There are many ways to categorize human culture, from national cultures, which can be seen in the differences between Americans and Canadians; to religious cultures, such as the differences between Orthodox Jews and Roman Catholics; and ethnic cultures, such as the differences between African-Americans and Indian-Americans. Other types of culture, including subcultures and cultures based on factors such as gender and sexuality, also exist.
There are many different ways to classify and define what is and is not a culture. Cultures can be nationalistic or regional, and the differences between different national or regional cultures become apparent when two people from different parts of the world interact. Certain things that are considered impolite in Western cultures are considered normal in many Eastern cultures, such as a disregard for personal space. Different ethnic or religious cultures can exist within a single nation or region as well, and different subcultures can exist within those ethnic or religious cultures.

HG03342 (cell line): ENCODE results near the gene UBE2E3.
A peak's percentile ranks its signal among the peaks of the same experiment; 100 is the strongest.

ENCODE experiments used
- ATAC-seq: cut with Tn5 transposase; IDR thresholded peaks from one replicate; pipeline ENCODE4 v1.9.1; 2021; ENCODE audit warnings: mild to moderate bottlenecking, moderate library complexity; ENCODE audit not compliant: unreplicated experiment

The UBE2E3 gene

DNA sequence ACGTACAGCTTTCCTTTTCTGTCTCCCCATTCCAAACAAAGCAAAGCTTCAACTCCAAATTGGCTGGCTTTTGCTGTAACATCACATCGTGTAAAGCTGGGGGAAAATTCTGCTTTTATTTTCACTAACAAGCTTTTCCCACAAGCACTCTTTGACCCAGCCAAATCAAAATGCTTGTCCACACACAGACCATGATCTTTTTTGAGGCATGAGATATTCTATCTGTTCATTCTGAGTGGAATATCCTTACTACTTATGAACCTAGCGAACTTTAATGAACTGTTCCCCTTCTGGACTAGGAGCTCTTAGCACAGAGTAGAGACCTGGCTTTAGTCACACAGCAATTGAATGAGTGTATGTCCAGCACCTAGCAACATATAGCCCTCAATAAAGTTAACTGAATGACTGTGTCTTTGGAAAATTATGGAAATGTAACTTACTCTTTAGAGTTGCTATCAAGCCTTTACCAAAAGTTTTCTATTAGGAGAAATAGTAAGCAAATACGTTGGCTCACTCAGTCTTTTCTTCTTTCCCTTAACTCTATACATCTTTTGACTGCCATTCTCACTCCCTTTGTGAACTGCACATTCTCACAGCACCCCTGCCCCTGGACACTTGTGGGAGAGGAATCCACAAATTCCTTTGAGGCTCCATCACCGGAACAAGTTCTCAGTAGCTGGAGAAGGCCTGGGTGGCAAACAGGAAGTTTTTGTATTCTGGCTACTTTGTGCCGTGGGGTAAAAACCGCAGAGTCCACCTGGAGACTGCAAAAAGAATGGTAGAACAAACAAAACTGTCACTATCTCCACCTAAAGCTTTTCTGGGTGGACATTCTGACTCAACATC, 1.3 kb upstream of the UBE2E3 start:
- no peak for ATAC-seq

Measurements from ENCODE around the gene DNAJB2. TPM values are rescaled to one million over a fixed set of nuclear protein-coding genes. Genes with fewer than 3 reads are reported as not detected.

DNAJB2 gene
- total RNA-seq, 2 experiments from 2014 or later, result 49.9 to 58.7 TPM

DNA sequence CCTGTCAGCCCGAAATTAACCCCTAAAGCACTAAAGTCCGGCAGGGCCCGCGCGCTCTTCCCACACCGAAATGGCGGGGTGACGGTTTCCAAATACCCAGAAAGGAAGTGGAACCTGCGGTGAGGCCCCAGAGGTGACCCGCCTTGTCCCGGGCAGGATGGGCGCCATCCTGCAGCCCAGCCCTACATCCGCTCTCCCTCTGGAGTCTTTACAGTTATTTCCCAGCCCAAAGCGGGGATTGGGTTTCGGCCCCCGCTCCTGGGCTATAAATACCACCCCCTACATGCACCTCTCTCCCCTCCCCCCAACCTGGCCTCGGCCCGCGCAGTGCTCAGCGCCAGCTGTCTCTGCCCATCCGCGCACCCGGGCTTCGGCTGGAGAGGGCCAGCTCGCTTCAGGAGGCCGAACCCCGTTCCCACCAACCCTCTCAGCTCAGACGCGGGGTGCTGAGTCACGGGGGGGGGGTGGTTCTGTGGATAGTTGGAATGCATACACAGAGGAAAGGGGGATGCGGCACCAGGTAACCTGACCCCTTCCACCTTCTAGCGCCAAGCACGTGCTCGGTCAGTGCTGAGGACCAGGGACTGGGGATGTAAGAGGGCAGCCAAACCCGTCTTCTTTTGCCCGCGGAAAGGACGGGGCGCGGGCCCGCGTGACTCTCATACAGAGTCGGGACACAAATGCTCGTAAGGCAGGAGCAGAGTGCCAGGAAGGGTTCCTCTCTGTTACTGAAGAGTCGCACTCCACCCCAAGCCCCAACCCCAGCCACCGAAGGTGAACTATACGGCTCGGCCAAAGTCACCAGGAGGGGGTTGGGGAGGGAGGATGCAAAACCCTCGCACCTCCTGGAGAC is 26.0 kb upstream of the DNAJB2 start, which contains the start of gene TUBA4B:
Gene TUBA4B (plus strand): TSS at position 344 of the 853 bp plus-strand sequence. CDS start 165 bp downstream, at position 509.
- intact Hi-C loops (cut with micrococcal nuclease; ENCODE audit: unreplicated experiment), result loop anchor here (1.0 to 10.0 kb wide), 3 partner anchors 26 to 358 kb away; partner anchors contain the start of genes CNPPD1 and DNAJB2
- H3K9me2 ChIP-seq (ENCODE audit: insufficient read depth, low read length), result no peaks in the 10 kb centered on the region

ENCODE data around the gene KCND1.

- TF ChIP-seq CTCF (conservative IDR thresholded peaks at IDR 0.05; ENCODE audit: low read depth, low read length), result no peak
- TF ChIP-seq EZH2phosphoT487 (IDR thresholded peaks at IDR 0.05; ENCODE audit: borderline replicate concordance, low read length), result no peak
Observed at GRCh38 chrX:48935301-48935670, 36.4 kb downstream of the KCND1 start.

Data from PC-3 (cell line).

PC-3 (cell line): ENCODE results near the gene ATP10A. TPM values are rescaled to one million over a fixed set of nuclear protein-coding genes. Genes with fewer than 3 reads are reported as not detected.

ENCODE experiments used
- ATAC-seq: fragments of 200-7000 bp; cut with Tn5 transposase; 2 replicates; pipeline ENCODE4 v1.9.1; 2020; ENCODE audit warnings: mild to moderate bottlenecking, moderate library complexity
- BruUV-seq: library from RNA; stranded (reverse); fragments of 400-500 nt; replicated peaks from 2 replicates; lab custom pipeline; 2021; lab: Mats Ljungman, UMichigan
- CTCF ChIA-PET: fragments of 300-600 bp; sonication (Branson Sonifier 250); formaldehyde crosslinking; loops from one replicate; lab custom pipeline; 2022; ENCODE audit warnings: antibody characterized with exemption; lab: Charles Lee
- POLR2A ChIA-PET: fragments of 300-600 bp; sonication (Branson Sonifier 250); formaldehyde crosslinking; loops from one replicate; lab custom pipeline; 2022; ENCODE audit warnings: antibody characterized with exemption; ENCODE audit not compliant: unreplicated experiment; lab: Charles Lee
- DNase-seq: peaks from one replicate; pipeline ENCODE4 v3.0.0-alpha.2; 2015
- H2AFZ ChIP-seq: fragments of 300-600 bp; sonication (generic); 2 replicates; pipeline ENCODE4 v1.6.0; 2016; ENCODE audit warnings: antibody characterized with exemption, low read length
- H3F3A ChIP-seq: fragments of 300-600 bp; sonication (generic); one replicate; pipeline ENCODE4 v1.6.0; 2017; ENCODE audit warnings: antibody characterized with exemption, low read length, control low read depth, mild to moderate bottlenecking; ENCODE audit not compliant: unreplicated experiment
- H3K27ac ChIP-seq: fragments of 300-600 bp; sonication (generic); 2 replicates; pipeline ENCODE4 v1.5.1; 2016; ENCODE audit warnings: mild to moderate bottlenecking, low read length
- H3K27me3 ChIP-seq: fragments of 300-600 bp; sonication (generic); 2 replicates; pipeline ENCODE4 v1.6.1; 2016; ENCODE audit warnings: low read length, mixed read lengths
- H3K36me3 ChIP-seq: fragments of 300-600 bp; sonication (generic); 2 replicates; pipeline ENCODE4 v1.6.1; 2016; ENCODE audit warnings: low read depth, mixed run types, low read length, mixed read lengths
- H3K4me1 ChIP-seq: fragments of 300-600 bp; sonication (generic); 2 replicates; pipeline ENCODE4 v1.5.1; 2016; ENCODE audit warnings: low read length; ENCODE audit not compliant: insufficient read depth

In terms of human society, the word culture refers to learned behaviors, practices and points of view that are characteristic of a specific group of people. Generalizations about culture can lead to stereotypes, such as the idea that all Americans are fat, lazy, rich people who eat junk food and watch lots of TV. However, some overarching observations can be made about specific cultures without resorting to derogatory stereotypes, and these observations have been the subject of study for generations of social scientists.
Humans aren't the only animals that experience culture. Scholars have identified cultural traits that exist among groups of animals as well. Chimpanzees have dominance hierarchies in their social groups, which is one way of defining a culture.